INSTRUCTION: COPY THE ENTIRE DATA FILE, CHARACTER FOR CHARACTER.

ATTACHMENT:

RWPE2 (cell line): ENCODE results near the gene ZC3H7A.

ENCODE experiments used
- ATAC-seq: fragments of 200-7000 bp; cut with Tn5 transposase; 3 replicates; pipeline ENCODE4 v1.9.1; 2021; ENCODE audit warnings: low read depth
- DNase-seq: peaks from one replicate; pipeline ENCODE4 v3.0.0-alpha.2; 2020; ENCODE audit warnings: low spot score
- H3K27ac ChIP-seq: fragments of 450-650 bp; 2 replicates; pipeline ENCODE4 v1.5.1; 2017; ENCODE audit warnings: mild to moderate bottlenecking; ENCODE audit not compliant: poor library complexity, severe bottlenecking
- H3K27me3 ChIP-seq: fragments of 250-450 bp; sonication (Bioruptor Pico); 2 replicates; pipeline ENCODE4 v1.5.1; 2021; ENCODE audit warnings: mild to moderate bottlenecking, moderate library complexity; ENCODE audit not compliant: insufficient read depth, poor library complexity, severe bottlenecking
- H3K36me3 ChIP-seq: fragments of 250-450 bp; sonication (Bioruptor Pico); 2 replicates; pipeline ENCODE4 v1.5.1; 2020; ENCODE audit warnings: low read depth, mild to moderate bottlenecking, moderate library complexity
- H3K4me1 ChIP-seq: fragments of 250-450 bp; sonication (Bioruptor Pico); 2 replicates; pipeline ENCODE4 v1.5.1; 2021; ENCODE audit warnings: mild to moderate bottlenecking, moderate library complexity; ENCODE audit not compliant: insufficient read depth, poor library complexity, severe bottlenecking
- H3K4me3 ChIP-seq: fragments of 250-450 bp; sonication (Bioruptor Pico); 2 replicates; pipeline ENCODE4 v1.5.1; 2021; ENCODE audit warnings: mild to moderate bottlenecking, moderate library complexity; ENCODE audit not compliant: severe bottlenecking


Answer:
RWPE2 (cell line): ENCODE results near the gene ZC3H7A.

ENCODE experiments used
- ATAC-seq: fragments of 200-7000 bp; cut with Tn5 transposase; 3 replicates; pipeline ENCODE4 v1.9.1; 2021; ENCODE audit warnings: low read depth
- DNase-seq: peaks from one replicate; pipeline ENCODE4 v3.0.0-alpha.2; 2020; ENCODE audit warnings: low spot score
- H3K27ac ChIP-seq: fragments of 450-650 bp; 2 replicates; pipeline ENCODE4 v1.5.1; 2017; ENCODE audit warnings: mild to moderate bottlenecking; ENCODE audit not compliant: poor library complexity, severe bottlenecking
- H3K27me3 ChIP-seq: fragments of 250-450 bp; sonication (Bioruptor Pico); 2 replicates; pipeline ENCODE4 v1.5.1; 2021; ENCODE audit warnings: mild to moderate bottlenecking, moderate library complexity; ENCODE audit not compliant: insufficient read depth, poor library complexity, severe bottlenecking
- H3K36me3 ChIP-seq: fragments of 250-450 bp; sonication (Bioruptor Pico); 2 replicates; pipeline ENCODE4 v1.5.1; 2020; ENCODE audit warnings: low read depth, mild to moderate bottlenecking, moderate library complexity
- H3K4me1 ChIP-seq: fragments of 250-450 bp; sonication (Bioruptor Pico); 2 replicates; pipeline ENCODE4 v1.5.1; 2021; ENCODE audit warnings: mild to moderate bottlenecking, moderate library complexity; ENCODE audit not compliant: insufficient read depth, poor library complexity, severe bottlenecking
- H3K4me3 ChIP-seq: fragments of 250-450 bp; sonication (Bioruptor Pico); 2 replicates; pipeline ENCODE4 v1.5.1; 2021; ENCODE audit warnings: mild to moderate bottlenecking, moderate library complexity; ENCODE audit not compliant: severe bottlenecking